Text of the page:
Dear colleagues, Ambassadors, ladies and gentlemen,
I would first like to thank you all for joining us in showing solidarity and raising awareness on breast cancer. Due to sanitary measures, we can unfortunately not exceed the limit of 145 persons for this event, and parliamentarians are therefore given priority.
October is Breast Cancer Awareness Month and is marked annually in countries across the world to help raise awareness of the need to fight this disease. The first awareness raising event on breast cancer at the Parliamentary Assembly was marked in October 2013, at the initiative of our former colleague Stella Kyriakides, who I have the pleasure of welcoming tonight in her capacity as EU Commissioner on Health and Food Safety. I am also very grateful to our Council of Europe Secretary General for agreeing to wrap up the event tonight.
This year’s theme for our event is breast cancer care in pandemic times.
Breast cancer is the leading type of cancer in women. When the pandemic hit, people with breast cancer found themselves in a difficult and frightening situation, with many of them being at high risk of contracting the virus due to treatment which lowers immunity, and with operations being postponed because of overwhelmed hospitals.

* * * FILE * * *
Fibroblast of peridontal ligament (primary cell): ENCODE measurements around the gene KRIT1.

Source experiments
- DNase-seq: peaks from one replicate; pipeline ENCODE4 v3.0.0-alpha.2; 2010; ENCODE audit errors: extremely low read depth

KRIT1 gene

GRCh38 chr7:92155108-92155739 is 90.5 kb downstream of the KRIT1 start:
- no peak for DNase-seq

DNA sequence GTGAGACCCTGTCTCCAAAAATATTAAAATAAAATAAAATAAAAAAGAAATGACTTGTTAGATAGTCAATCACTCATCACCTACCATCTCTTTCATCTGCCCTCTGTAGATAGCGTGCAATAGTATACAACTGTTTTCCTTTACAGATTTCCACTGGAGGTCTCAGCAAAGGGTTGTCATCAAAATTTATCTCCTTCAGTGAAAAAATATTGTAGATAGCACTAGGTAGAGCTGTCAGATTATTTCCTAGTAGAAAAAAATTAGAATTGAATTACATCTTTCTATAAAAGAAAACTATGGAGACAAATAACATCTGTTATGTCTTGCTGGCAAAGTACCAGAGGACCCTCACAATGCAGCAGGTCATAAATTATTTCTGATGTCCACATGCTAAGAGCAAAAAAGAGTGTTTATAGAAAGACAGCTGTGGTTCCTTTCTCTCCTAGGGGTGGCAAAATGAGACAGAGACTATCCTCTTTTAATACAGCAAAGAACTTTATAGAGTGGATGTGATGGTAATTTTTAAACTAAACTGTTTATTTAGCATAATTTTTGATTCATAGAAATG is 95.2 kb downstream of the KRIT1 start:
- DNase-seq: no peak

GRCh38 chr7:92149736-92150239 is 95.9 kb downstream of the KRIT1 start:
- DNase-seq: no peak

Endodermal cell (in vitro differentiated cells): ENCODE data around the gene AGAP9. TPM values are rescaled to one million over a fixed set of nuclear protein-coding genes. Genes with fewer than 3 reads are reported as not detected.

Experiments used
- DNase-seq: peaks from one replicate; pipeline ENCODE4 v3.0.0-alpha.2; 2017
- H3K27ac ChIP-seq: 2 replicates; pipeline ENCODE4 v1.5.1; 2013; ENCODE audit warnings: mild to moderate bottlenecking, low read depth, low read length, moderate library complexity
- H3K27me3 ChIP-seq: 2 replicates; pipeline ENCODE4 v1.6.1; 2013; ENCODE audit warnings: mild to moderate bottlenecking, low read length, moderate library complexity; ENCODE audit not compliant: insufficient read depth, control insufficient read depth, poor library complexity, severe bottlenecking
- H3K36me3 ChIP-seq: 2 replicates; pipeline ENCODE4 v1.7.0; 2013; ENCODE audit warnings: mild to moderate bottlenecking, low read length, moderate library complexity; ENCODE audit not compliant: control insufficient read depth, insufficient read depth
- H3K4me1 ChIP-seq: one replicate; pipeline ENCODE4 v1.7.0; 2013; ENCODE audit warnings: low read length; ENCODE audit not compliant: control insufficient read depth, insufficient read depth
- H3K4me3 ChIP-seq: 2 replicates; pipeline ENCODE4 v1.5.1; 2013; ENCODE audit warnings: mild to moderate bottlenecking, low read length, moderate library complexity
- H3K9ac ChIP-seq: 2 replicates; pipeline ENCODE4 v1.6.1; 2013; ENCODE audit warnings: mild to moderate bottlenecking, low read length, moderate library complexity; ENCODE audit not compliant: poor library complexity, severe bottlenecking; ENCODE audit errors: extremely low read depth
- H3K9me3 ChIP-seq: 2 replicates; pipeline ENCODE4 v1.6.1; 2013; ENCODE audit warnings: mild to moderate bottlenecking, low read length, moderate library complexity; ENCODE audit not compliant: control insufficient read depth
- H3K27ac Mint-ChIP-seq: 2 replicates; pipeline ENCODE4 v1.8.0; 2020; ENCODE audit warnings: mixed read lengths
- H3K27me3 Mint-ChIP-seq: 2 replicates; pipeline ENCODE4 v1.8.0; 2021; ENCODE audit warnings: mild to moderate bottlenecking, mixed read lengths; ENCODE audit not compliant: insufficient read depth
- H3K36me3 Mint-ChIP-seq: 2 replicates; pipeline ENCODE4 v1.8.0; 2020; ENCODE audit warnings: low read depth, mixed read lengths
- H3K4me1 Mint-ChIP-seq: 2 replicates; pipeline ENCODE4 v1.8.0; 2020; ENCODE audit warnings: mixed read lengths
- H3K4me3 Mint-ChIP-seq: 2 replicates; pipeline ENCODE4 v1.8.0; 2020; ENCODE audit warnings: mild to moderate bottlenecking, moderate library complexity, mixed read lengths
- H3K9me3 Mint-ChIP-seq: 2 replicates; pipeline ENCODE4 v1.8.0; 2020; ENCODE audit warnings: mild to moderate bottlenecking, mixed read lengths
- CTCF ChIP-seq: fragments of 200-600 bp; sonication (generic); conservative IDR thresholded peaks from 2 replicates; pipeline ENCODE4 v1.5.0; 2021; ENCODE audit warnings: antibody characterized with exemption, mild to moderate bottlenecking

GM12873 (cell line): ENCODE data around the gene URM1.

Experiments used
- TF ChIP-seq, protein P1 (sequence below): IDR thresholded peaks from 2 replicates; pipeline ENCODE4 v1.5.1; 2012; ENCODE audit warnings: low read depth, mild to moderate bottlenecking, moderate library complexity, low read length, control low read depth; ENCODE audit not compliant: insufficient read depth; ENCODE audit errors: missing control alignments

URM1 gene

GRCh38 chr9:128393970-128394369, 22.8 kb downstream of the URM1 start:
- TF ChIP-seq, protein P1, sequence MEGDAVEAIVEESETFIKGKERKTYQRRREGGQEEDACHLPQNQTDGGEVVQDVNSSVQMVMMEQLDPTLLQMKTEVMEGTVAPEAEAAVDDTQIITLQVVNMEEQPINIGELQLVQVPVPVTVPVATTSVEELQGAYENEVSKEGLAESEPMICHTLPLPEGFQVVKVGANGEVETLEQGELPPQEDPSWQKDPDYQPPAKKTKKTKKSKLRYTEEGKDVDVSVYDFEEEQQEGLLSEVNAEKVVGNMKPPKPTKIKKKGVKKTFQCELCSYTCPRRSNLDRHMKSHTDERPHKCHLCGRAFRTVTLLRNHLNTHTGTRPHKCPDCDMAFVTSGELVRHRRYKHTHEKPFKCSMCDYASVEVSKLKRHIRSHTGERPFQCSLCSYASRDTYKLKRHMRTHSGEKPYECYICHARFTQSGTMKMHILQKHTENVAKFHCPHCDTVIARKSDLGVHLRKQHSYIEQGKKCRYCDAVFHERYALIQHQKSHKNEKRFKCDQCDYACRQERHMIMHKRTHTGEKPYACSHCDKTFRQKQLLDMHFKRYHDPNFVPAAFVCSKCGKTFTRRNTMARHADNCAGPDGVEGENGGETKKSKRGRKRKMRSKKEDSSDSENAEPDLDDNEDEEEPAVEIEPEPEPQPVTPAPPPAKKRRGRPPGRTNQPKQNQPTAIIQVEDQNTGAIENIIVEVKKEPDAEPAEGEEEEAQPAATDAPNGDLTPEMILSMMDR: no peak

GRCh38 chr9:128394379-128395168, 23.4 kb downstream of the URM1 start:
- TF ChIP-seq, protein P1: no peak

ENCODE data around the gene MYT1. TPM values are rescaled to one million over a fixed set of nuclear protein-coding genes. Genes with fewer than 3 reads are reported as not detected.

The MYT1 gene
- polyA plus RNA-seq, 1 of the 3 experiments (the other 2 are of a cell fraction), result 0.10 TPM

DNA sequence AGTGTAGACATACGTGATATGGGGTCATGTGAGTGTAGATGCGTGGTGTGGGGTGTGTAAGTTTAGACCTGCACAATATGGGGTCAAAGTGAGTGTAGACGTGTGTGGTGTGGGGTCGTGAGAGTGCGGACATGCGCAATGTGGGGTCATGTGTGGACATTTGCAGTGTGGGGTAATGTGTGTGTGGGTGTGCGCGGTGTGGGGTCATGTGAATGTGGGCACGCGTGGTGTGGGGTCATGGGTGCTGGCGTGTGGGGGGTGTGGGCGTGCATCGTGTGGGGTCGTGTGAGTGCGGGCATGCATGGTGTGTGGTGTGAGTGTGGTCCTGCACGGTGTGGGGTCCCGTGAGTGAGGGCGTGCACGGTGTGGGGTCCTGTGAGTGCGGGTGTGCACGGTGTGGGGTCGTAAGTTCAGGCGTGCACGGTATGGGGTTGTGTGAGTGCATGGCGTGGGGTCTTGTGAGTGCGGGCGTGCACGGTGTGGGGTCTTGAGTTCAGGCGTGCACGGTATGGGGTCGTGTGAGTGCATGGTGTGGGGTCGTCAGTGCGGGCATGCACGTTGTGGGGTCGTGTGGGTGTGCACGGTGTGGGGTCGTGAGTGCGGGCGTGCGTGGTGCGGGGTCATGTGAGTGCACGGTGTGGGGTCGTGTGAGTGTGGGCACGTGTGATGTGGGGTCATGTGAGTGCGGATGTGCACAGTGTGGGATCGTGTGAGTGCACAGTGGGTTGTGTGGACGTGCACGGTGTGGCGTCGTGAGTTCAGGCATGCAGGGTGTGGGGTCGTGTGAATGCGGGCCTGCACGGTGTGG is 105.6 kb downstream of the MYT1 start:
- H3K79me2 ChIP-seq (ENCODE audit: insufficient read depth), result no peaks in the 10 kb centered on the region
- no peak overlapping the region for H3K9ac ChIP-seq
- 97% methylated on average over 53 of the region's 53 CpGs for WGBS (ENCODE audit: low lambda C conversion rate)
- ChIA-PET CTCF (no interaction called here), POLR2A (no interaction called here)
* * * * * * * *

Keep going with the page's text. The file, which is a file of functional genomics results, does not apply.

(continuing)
In 2020 alone, there were 2.3 million diagnoses of breast cancer and 685 000 deaths globally. The mortality rate is higher for women in developing countries. The Global Breast Cancer Initiative of WHO aims to reduce breast cancer mortality by 2.5% per year, and has introduced three pillars to help achieve these objectives: health promotion for early detection; timely diagnosis; and comprehensive breast cancer management.
On this occasion I would like to draw your attention to our Resolution 2021 adopted in 2014, authored by Stella Kyriakides at the time, in which the Assembly recommended that member States keep the fight against breast cancer at the top of their health agendas and ensure that women have effective access to European guidelines-compliant screening and treatment programmes. These Recommendations are more important than ever in our pandemic times.
As with so many other aspects of our lives, the Covid-19 pandemic negatively affected screening, diagnosis, treatment, and follow-up care for breast-cancer. Many experienced delays and disruptions in care, adding an extra burden to an already challenging journey.
In order to mitigate the effects of the initial disruptions caused by the pandemic, we must ensure prompt return to screening and minimize delays in evaluation of symptomatic cases. Public education on signs and symptoms are pivotal for early detection, and is possible even when mammographic screening is impacted by pandemic-related public health measures.
I urge my fellow parliamentarians to ensure their member States follow our 2014 recommendations, as well as those of the WHO, paying special attention to overcoming the difficulties caused by the pandemic. We must continue to spread awareness of breast cancer, during Pink October and after, and we must take action - now.
Thank you for your attention.